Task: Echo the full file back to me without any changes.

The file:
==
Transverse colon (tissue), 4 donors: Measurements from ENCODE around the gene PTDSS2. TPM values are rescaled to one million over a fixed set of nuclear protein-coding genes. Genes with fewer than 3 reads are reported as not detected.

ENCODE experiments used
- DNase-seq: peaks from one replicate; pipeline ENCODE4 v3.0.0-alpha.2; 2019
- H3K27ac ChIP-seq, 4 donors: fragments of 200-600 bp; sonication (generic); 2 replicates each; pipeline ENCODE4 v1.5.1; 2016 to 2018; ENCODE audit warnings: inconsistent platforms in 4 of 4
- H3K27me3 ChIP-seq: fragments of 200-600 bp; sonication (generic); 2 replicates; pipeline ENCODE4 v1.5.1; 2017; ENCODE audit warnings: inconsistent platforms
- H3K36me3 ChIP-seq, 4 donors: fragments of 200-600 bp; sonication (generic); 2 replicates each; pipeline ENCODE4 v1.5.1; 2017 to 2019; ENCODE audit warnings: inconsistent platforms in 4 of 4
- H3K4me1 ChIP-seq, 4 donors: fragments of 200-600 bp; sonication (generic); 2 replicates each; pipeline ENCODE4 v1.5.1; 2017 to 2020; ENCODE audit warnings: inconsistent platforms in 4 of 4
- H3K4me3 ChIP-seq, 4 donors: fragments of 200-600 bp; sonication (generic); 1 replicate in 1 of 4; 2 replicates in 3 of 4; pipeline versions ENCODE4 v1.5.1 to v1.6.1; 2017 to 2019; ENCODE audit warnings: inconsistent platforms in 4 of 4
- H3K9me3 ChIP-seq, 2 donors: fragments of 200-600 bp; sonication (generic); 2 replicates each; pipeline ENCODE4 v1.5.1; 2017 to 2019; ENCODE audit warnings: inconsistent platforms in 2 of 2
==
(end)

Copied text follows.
Transverse colon (tissue), 4 donors: Measurements from ENCODE around the gene PTDSS2. TPM values are rescaled to one million over a fixed set of nuclear protein-coding genes. Genes with fewer than 3 reads are reported as not detected.

ENCODE experiments used
- DNase-seq: peaks from one replicate; pipeline ENCODE4 v3.0.0-alpha.2; 2019
- H3K27ac ChIP-seq, 4 donors: fragments of 200-600 bp; sonication (generic); 2 replicates each; pipeline ENCODE4 v1.5.1; 2016 to 2018; ENCODE audit warnings: inconsistent platforms in 4 of 4
- H3K27me3 ChIP-seq: fragments of 200-600 bp; sonication (generic); 2 replicates; pipeline ENCODE4 v1.5.1; 2017; ENCODE audit warnings: inconsistent platforms
- H3K36me3 ChIP-seq, 4 donors: fragments of 200-600 bp; sonication (generic); 2 replicates each; pipeline ENCODE4 v1.5.1; 2017 to 2019; ENCODE audit warnings: inconsistent platforms in 4 of 4
- H3K4me1 ChIP-seq, 4 donors: fragments of 200-600 bp; sonication (generic); 2 replicates each; pipeline ENCODE4 v1.5.1; 2017 to 2020; ENCODE audit warnings: inconsistent platforms in 4 of 4
- H3K4me3 ChIP-seq, 4 donors: fragments of 200-600 bp; sonication (generic); 1 replicate in 1 of 4; 2 replicates in 3 of 4; pipeline versions ENCODE4 v1.5.1 to v1.6.1; 2017 to 2019; ENCODE audit warnings: inconsistent platforms in 4 of 4
- H3K9me3 ChIP-seq, 2 donors: fragments of 200-600 bp; sonication (generic); 2 replicates each; pipeline ENCODE4 v1.5.1; 2017 to 2019; ENCODE audit warnings: inconsistent platforms in 2 of 2